The Georgia Straight bends over again
The May 3 and May 10 issues of the Georgia Straight contained ads for “Skoal Long Cut Citrus smokeless tobacco”.
This is a flavoured snuff product. Why flavoured? Because snuff is tobacco that is consumed by putting it in your mouth. Tobacco is a toxic substance, and the natural reaction of anyone who attempts to consume snuff for the first time is to spit it out. Quickly. Giving a cherry or citrus flavour to snuff greatly increases the odds that a snuff user, especially a child, will try it more than once.
Snuff is at least as toxic as cigarettes. Usage of it is not as socially unacceptable as cigarettes, mainly because people who use it don’t make the entire room smell like dead animals. They still get those yellow teeth, though. The tobacco industry would very much like to sell the idea of an alternative nicotine delivery system, and they have a willing accomplice in the Georgia Straight.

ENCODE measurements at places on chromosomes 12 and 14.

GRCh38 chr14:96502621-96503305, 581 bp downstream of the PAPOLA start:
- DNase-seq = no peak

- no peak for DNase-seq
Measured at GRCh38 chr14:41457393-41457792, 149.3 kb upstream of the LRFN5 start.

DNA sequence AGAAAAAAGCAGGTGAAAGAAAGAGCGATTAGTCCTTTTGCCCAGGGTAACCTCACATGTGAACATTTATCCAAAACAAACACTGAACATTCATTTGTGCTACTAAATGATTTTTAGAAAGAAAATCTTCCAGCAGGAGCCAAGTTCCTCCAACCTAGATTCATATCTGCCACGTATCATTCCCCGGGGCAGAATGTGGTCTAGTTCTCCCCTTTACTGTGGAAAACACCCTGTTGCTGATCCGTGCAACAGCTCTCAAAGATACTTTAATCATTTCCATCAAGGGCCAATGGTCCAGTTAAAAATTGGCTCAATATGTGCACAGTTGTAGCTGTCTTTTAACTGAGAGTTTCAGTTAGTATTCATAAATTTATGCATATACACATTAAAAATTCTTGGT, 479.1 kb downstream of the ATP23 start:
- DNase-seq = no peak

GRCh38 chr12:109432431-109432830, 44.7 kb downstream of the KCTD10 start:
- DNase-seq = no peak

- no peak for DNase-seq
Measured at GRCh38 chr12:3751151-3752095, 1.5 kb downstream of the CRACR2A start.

The Georgia Straight has a long history of taking the tobacco industry’s money. During the 1990's, when the tobacco industry used sponsorships of motor racing, fashion shows, golf, tennis, jazz concerts, and fireworks displays to evade restrictions on cigarette advertising, the pages of the Georgia Straight were littered with ads for these “products”.During 1996 and 1997, when earlier restrictions on cigarette advertising imposed by Parliament were declared unconstitutional by the Supreme Court, advertisements for “Canadian Classics” cigarettes appeared weekly in the Georgia Straight.
Airspace Action on Smoking and Health has a long history of opposition to flavoured snuff products. We managed to get a private member’s bill introduced in the Legislative Assembly that would have outlawed the sale of such products in British Columbia. It’s time to re-visit this idea.